Anyway, Peter Scolari leads a band of misfit kids and his girlfriend for some reason out of Los Angeles and into the woods, so they can camp and, I don’t know what exactly. Get counseling? Have all of their problems solved by The Land? Run into evil pot farmers[2] who are spraying their crops with liquid steroids to improve crop production and growth speed, with who can even begin to guess what unintended consequences? The point is, they’re there, and nerdy Seth Green is making some moves on Scolari’s daughter (but then again she had the same “maybe I’m into this” look in her eyes after the silent girl caught a fish, so I may have who was making what moves backward), and Carlton is acting all tough and hanging out with his dog, and the “Do I look Mexican?” kid and his blonde girlfriend are catching some rays, and basically everything is fine for the entire movie, with a zero percent of, say, Clint Howard and a bunch of rubber arachnids ruining their weekend.

Here’s the problem, though. I’ve made that movie sound good, because how could that movie not sound good? I’ll tell you how, and yes with spoilers, but it’s for your own good. The way to ruin that movie, full of cheap monsters and squooshy special effects though it be, is by killing essentially nobody.

I’ll give you one guess who they did kill, which makes my complaint even stronger.

It’s a pity, because on paper it should have been so much better than this. I mean, okay, it’s still hilariously bad. It’s just, when the credits roll, your focus is on bad instead of hilarious.

[1] Just imagine. In 1993 Peter Scolari made Ticks, the same year for which Tom Hanks would win the first of his two back-to-back Oscars. That is a man who fame was unkind to.
[2] Dear people of the future: 30 years ago when Ticks was made, not only was marijuana illegal everywhere except maybe Amsterdam, but people who grew and distributed it were generally considered villainous. I know it’s hard to credit this in today’s semi-permissive United States, but it’s true!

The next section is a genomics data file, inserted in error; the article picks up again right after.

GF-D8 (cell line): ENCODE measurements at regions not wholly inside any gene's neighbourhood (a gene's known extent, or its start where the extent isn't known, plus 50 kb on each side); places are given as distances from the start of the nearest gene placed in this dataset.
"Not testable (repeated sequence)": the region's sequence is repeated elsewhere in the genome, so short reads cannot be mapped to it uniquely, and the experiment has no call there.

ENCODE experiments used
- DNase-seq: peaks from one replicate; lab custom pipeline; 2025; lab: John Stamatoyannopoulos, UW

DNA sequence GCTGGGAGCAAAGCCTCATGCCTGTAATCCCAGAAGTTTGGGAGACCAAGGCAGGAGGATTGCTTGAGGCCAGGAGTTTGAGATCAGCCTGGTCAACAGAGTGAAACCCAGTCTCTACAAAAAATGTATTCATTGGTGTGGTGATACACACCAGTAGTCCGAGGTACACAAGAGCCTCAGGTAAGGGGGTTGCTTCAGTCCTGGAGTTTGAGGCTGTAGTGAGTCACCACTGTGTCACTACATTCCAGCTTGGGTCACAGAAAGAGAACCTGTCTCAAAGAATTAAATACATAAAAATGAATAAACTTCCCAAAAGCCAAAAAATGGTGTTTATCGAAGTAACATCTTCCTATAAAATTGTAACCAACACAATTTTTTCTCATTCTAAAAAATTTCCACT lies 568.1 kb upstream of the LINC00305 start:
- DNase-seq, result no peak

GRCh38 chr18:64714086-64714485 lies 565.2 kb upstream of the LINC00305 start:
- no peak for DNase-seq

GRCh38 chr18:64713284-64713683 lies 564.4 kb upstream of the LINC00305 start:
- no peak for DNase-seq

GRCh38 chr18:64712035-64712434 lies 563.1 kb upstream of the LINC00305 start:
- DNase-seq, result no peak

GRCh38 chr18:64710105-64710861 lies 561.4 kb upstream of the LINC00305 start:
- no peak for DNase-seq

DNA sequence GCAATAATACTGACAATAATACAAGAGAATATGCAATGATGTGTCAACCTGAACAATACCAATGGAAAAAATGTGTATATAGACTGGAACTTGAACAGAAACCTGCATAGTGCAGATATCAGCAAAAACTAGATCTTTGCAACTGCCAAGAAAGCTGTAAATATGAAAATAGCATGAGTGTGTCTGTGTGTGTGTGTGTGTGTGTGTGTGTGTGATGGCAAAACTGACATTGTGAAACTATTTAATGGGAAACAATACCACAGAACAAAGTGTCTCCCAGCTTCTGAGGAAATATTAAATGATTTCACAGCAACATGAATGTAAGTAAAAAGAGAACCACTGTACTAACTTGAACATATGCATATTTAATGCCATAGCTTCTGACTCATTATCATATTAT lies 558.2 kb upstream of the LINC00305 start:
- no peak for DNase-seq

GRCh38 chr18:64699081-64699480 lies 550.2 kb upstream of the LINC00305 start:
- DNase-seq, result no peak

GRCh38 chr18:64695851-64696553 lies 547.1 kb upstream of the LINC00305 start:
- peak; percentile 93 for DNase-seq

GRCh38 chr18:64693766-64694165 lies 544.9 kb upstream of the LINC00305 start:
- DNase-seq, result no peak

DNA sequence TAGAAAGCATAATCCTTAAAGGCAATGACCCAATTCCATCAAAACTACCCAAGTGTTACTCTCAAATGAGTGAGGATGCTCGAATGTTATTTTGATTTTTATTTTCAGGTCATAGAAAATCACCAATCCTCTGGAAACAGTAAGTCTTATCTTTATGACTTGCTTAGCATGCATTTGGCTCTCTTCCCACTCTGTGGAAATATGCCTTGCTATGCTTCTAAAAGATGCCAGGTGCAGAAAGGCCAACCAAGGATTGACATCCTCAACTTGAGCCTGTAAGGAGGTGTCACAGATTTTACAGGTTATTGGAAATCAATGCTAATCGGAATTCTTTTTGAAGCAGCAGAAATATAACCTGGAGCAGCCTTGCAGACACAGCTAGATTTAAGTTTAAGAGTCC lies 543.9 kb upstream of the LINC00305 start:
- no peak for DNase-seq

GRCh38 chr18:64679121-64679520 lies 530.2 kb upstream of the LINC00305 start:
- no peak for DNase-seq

Blood Vessel

Blood Vessel is, I think, one of those scripts that practically writes itself. It is one part Night of the Living Dead, by way of a group of disparate characters brought together by dire need. In this case, the dire need is that their WWII-era ship sank, and they are the survivors on the lifeboat who have almost lost hope. There’s, and forgive me if I don’t remember everyone, basically every character from a different country at first pass; the American, the Brit, the Australian, the Russian, and maybe one or two more. And then at second pass, there’s the black dude (American), the lady (British), and the Captain[1] (maybe also American?); the point is, everyone is different[2], so there’s no chance you’ll get anyone confused with anyone else. But also so there can be Conflict, and Drama.

And then mix that with two parts Dracula (or, if you prefer, Nosferatu), in that their lifeboat comes across a German military vessel, and they try to signal for help, since a) maritime law but mainly b) if they’re going to die of exposure or thirst, at least worst case the Germans will be quick. Unfortunately, there are no Germans on board, which means they got it wrong, what the worst case scenario might be.

And now they’re trapped on a boat with a bunch of strigoi, because Hitler sure does like to collect supernatural things. So, for the viewer, it’s just a game of “guess the survivor!”, with a side helping of gore and explosions. You know the type.

Was it good? I mean, no. Was it good within the constraints of its core concept? Still no, not as such. Was it worth the 93 minutes I spent on it? I don’t want to jump immediately to “no” again, but it’s worth noting pointing out that the movie is rated TV-MA, rather than R or even PG-13.

[1] If you’re asking, wait, why didn’t he go down with his ship? Don’t worry, he might as well have.
[2] Try not to think too hard about how people from that many backgrounds could have wound up on the same ship during a world war.